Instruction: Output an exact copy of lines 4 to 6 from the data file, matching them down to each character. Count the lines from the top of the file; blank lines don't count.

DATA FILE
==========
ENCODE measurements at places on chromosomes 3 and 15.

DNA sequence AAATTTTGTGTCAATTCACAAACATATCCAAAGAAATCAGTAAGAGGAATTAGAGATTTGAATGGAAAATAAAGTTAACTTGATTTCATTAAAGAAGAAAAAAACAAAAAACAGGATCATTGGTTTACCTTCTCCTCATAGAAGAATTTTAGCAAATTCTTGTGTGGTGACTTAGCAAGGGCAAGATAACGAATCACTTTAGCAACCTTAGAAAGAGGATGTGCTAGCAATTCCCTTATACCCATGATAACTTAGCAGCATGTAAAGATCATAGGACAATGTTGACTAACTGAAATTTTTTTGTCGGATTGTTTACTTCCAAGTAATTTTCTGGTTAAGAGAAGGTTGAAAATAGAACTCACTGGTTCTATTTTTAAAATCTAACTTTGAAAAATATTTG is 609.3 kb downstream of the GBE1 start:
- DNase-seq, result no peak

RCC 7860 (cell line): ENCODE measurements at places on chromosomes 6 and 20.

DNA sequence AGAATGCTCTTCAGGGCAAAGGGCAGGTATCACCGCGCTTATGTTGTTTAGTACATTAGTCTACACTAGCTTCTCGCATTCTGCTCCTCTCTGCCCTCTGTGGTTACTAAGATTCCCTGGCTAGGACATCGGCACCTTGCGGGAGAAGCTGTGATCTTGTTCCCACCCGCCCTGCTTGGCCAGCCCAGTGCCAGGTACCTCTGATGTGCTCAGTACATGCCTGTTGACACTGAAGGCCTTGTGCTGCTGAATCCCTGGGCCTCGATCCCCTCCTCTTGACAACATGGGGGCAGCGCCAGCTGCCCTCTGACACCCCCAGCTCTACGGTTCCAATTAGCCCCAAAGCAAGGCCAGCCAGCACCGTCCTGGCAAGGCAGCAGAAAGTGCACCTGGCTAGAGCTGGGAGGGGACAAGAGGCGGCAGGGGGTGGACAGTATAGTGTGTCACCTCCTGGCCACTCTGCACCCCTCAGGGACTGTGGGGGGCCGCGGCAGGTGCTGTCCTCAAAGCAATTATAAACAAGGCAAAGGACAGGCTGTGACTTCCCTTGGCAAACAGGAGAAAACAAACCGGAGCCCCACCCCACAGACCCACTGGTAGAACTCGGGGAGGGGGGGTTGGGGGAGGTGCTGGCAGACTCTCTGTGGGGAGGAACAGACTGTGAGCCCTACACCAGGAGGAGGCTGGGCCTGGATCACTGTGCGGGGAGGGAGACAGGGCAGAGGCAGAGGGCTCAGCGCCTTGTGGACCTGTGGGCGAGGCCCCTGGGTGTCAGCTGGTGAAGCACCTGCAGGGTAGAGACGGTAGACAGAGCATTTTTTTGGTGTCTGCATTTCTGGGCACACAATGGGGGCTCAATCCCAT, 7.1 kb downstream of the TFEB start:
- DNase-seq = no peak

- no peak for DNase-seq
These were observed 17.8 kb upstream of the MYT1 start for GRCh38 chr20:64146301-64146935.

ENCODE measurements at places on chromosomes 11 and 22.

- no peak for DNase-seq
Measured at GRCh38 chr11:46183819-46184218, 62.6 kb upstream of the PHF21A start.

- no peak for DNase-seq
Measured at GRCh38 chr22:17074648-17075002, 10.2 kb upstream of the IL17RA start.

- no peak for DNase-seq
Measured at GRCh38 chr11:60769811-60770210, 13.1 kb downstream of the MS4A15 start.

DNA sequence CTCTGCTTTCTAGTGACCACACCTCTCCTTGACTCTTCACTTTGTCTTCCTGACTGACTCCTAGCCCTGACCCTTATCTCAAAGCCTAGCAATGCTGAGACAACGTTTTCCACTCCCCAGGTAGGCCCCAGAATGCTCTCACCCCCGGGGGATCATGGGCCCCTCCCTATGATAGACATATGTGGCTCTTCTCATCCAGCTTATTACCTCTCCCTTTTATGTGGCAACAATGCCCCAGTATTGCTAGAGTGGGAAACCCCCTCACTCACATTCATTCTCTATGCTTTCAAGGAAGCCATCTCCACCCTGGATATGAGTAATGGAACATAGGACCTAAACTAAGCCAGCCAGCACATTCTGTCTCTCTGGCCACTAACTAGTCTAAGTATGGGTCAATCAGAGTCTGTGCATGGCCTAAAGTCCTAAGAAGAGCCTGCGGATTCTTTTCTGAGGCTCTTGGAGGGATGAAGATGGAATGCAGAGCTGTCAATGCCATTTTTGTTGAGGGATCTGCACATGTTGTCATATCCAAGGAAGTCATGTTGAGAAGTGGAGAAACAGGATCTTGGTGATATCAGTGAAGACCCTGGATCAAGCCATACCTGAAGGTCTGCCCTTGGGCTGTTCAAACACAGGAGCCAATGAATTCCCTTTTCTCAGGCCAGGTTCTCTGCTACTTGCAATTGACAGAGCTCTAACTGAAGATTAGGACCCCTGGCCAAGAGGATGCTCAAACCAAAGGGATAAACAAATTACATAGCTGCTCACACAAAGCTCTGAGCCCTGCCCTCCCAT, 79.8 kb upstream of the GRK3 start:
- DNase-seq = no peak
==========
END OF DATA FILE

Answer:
RCC 7860 (cell line): ENCODE measurements at places on chromosomes 6 and 20.

DNA sequence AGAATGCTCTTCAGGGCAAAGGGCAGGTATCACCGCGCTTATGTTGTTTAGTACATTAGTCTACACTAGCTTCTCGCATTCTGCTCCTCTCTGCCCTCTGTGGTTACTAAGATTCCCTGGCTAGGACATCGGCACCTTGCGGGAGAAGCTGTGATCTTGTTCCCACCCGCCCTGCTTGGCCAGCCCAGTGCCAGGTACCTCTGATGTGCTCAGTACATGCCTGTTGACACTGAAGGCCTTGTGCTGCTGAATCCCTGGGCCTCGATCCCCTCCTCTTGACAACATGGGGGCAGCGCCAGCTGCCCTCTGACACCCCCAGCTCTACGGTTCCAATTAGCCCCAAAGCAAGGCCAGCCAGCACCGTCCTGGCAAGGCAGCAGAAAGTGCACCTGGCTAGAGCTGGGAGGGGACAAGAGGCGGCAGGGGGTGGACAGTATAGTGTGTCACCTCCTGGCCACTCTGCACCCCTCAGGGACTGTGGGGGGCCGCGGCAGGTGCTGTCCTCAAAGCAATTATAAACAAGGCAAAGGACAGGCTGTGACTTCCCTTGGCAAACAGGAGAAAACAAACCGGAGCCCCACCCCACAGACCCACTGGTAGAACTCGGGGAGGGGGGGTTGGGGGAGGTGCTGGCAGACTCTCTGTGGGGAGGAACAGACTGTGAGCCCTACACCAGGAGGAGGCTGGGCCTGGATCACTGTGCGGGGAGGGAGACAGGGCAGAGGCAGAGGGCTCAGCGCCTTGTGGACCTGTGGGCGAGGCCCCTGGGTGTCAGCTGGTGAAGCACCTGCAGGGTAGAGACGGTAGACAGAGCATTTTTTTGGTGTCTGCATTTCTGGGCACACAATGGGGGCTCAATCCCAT, 7.1 kb downstream of the TFEB start:
- DNase-seq = no peak